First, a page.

In electricity–generating plants, steam and gas turbines and other machinery components are subjected to mechanical loading at elevated temperatures. Under constant mechanical stress these components will show a progressive elongation, referred to as creep deformation. Depending on the magnitude of both the mechanical loading and the temperatures components encounter, they can fracture after creep times between minutes and several hundreds of thousands of hours.

On the level of the material microstructure creep processes are characterised by diffusion, dislocation movement, grain boundary sliding and creep-induced cavity growth, which controls the service lifetime of the component. In order to quantify the remnant lifetime of creep-loaded components, many different models have been proposed, which are based on assessing damage by cavity and crack growth. Creep damage, however, could only be determined from two-dimensional images obtained e.g. using optical and scanning electron microscopy. Since microscopical methods also necessitate cutting the sample, only a snapshot of the damage evolution was available.

In contrast, synchrotron X-ray tomography is non-destructive and it provides data of damage in the bulk, which often significantly differs from damage at the surface [1]. It also reveals the chronology of damage events and it shows damage location in a defined volume. Diffraction using high-energy synchrotron radiation is also non-destructive and it provides complementary information to tomography, e.g. about texture (orientation distribution of the crystallites), changes in domain size, dislocation density and internal strains/stresses. Using both white high-energy synchrotron radiation and monochromatic high-energy synchrotron radiation the advantages of allowing a fast simultaneous recording of several reflections respectively and providing reflection profiles with high angular resolution could be combined.

Combining for the first time tomography and diffraction within the same experiment, the creep void evolution in CuZn40Pb2 brass (an /ß-brass) and its correlation to texture and microstructure development was studied. Sample and experimental conditions were selected in such a way that the timescale of the creep process is much longer than the time required for collecting the microtomography data and the diffraction data. A novel miniature creep device was developed where the path of the incoming and the emerging X-rays over a complete 180° turn of the sample is identical. The experimental setup at beamline ID15A consisted of three detection systems, which allowed us to sequentially perform white beam tomography [2], energy-dispersive diffraction and angle-dispersive diffraction without further alignment or calibration procedures during the experiment (Figure 40).

Fig. 40: The experimental setup at beamline ID15A.

The results of the tomography showed that the sample (initially pre-deformed 4.47% at room temperature) contained some small voids oriented in the longitudinal direction of the sample. With increasing creep time, further voids nucleated and the number and size of the voids increased (Figure 41). In longitudinal slices void chains are visible that form void networks preferentially oriented app. 90° to the sample longitudinal axis, presumably along grain boundaries and along phase boundaries between and ß-brass. Voids coagulated and subsequently micro cracks became visible. Detailed investigations revealed that the void volume versus creep time obeyed an exponential growth law.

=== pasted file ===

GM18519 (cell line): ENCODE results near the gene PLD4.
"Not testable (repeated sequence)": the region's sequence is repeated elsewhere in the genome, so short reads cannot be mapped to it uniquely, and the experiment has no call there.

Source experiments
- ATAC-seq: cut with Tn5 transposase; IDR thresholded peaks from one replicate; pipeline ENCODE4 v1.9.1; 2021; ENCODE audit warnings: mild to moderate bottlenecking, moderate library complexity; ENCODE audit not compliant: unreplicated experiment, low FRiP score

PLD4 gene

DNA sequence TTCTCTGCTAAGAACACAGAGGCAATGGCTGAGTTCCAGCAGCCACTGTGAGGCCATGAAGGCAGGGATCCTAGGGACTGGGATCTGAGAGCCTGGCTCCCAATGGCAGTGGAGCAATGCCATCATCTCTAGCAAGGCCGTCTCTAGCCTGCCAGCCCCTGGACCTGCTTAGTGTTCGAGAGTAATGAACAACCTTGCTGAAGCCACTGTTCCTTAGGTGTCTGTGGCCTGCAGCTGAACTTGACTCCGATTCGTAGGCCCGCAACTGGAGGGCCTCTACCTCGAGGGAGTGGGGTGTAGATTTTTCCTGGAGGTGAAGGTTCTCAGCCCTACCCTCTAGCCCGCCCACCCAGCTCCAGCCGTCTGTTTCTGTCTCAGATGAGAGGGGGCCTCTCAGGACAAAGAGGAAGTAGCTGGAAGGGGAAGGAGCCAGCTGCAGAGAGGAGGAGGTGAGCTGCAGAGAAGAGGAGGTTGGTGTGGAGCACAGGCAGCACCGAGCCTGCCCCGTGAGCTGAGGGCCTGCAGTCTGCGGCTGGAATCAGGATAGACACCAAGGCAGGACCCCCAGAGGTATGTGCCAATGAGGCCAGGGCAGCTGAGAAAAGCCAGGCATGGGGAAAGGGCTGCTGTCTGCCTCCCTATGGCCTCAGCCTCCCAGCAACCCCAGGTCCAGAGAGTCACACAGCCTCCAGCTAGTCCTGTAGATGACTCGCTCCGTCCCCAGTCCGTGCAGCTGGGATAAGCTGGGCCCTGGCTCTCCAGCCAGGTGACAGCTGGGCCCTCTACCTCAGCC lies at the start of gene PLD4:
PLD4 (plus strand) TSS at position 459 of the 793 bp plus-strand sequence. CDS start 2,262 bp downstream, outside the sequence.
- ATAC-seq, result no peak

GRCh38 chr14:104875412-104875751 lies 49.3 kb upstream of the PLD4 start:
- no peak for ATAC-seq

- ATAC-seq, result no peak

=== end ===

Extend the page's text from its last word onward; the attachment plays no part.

Analyses of the integrated intensity of the and ß-brass reflections revealed the formation of a fibre texture during the creep process, which became strong once the pore volume increases substantially. The diffractograms obtained with white high energy synchrotron radiation revealed that the full width at half maximum (FWHM) of all reflections decreased in the early stage of the creep processes due to an annihilation of the dislocations produced by the pre-deformation of the sample. Later, the FWHM remained constant revealing an equilibrium state of dislocation generation and annihilation. The reflection profiles obtained using monochromatic high-energy synchrotron radiation additionally showed grain growth with increasing creep time.

Fig. 41: Progression of the voids (red) with increasing creep time within a sample of CuZn40Pb2 brass.

In conclusion the experiment revealed that using synchrotron radiation tomography, void growth kinetics during creep could be studied in the bulk material in situ for the first time. The access to three-dimensional bulk information allowed a quantitative determination of void size and void shape evolution during creep. Combined diffraction and tomography experiments in future will also allow observations of other damage processes such as changes in the stress field and plastic zone around growing cracks or load partitioning, deformation and fracture in multiphase materials.



[1] J.-Y. Buffière, E. Maire, P. Cloetens, G. Lormand, R. Fougères, Acta Mat. 47, 1613-1625 (1999).
[2] M. Di Michiel, J.M. Merino, D. Fernandez-Carreiras, T. Buslaps, V. Honkimäki, P. Falus, T. Martins, O. Svensson, Rev. Sci. Inst., 76, 1-7 (2005).

Principal Publication and Authors

A. Pyzalla (a,b), B. Camin (c), T. Buslaps (d), M. Di Michiel (d), H. Kaminski (a), A. Kottar (a), A. Pernack (c), W. Reimers (c), Science, 308, 92-95 (2005)
(a) Institute of Material Science and Technology, TU Wien (Austria)
(b) MPI for Iron Research, Düsseldorf (Germany)
(c) Institut of Material Science and Technology, TU Berlin (Germany)
(d) ESRF